Angle-resolved photoemission spectroscopy

Angle-Resolved Photoelectron Spectroscopy (ARPES) is a useful tool to probe electronic structures of crystals. Based on photoelectric effect, we use a light to kick out the electrons, and measure the angle (k) and energy (E) of outgoing photoelectrons. The photoelectron intensity can be expressed as \(I(k,E) \sim M A(k,E) f(E)\).

Band dispersion is directly contained in the spectral function \(A(k,\omega)\). Thus, any physical problem, that is related to band dispersion, can be studied by ARPES. Some examples are: Topological materials with special band structure; Superconductors: Gap opening in the band dispersion will appear at Fermi level in the superconducting state; Nematic order: Band degeneracy at high symmetry points will be lifted due to the symmetry breaking; Electron-phonon coupling: A kink structure will appear in the band dispersion at the phoono energy; and so on. All these phenomenons are related to the band dispersion, which can be readily studied by ARPES.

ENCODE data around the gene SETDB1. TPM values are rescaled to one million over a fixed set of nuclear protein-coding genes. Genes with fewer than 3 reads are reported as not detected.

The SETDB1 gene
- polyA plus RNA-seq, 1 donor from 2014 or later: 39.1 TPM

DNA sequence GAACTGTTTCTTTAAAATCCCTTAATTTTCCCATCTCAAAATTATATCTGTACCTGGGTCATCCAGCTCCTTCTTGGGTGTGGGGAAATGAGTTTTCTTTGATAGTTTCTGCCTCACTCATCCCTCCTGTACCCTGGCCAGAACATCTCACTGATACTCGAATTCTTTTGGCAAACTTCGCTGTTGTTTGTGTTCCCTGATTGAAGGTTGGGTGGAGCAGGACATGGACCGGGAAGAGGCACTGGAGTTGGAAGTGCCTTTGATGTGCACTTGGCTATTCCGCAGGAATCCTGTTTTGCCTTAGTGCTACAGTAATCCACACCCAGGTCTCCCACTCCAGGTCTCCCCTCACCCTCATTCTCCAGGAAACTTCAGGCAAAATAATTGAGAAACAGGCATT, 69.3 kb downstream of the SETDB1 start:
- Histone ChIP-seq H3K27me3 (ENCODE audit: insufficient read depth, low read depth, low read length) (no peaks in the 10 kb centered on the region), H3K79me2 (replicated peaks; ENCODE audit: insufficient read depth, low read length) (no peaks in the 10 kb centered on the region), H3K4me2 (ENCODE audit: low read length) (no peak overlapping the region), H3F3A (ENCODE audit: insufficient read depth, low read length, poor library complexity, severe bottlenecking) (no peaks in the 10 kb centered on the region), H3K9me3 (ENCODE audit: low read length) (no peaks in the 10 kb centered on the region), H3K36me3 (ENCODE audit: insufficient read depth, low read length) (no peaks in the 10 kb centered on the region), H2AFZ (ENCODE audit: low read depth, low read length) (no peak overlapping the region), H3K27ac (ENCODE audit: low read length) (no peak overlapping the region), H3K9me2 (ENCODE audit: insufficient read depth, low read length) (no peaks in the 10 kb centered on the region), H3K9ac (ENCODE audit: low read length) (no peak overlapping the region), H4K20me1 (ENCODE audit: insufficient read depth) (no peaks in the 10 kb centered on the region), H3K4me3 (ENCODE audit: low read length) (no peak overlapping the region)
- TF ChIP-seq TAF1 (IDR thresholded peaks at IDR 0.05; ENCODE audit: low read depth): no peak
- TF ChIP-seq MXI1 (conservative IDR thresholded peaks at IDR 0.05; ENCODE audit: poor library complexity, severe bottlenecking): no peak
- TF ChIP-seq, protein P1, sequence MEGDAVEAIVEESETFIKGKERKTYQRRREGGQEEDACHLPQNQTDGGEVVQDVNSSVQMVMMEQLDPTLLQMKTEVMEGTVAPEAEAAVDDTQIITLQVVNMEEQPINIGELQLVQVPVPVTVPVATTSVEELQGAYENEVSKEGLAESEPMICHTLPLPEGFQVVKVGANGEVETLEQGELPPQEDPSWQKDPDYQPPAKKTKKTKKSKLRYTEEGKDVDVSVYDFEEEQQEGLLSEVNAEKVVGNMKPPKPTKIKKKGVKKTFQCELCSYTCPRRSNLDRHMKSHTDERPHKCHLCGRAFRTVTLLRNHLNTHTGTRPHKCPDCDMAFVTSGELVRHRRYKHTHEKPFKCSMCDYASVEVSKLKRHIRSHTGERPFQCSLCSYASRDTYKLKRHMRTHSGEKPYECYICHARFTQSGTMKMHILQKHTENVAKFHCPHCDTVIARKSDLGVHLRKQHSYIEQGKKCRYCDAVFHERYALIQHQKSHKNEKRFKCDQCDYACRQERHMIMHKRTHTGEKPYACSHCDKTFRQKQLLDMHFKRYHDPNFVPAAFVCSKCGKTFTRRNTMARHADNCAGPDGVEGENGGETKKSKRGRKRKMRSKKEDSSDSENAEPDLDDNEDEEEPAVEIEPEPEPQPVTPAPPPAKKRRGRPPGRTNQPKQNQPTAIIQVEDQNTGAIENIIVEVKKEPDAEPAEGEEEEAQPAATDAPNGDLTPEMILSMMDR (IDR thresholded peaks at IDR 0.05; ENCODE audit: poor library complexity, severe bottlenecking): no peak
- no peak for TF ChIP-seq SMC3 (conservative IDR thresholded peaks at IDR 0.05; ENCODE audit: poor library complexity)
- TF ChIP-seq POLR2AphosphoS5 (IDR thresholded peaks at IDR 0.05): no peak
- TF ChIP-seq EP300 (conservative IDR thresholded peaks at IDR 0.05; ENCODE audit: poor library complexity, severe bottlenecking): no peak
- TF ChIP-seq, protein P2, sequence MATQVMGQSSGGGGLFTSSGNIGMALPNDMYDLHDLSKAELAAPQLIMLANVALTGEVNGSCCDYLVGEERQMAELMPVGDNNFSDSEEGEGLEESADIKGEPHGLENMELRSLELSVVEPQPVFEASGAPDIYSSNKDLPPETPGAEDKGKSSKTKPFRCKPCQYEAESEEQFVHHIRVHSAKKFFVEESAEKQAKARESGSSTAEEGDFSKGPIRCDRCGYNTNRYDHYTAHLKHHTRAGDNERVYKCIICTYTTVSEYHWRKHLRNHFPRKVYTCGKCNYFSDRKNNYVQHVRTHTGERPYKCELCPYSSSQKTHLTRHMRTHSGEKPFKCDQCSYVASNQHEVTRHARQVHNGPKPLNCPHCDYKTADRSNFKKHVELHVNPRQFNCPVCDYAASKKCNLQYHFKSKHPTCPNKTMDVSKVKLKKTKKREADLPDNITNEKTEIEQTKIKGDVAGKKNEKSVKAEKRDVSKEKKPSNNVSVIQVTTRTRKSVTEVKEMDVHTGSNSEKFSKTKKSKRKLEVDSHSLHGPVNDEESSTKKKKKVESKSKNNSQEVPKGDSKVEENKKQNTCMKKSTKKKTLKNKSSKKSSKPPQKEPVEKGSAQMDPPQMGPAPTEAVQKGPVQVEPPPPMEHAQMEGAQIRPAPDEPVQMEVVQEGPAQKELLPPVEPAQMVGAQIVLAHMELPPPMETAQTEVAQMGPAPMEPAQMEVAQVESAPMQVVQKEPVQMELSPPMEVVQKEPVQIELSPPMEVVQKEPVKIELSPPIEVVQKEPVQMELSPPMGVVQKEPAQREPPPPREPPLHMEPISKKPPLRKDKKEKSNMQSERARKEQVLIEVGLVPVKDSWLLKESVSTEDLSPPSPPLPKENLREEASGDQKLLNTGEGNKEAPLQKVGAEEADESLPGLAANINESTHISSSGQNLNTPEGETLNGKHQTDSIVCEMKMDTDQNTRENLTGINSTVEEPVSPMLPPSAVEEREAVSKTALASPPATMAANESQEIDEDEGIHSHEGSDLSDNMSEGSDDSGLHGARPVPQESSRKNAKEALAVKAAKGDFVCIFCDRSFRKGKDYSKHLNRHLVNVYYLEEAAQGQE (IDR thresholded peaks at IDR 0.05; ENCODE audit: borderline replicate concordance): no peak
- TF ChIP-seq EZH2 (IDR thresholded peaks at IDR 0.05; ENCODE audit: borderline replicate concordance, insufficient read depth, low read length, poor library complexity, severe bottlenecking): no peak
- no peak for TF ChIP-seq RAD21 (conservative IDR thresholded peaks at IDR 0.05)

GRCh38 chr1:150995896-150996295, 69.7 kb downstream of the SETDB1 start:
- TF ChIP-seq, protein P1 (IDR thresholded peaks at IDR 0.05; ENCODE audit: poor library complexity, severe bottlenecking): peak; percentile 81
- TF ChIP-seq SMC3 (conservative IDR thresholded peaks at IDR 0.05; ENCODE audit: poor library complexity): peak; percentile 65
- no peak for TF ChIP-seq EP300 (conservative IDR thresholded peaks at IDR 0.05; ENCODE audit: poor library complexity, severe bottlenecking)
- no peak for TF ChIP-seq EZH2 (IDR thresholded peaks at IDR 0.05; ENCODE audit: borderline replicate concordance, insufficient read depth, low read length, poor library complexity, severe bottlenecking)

ARPES to study band structures

We also need to be aware of the spectral weight in the spectral function \(A(k,E)\). In most cases, we are only interested in the band dispersion, and ignore the spectral weight. However, the spectral weight of a band may not be the same over entire Brillouine zone, which may change the appearance of a band in ARPES. In a superconductor, the band dispersion is particle-hole symmetric. But in the spectral function, only part of the band is shown, since the electron weight is not one for all the states. The impurity state is another example. We expect a non-dispersive band for impurity states as the impurities have no translation symmetry. However, in the spectral function, we find that the impurity states are highly localized in momentum space, and only a small part of the non-dispersive band is occupied. 1

Band dispersion vs Spectral function

The matrix element effect \(M\) is related to many factors such as the symmetries of electron orbitals in solids, the polarization of light, and photon energies. It is usually complicated and cannot be fully understood in most of the cases. However, the ARPES setup generally has mirror symmetries. From the mirror symmetry eigenvalues of \(\psi_f\), \(\mathbf{P}\) and \(\psi_i\) in \(M \sim <\psi_f|\mathbf{A} \cdot \mathbf{P}|\psi_i>\), we can get information on the orbital character of the bands. 2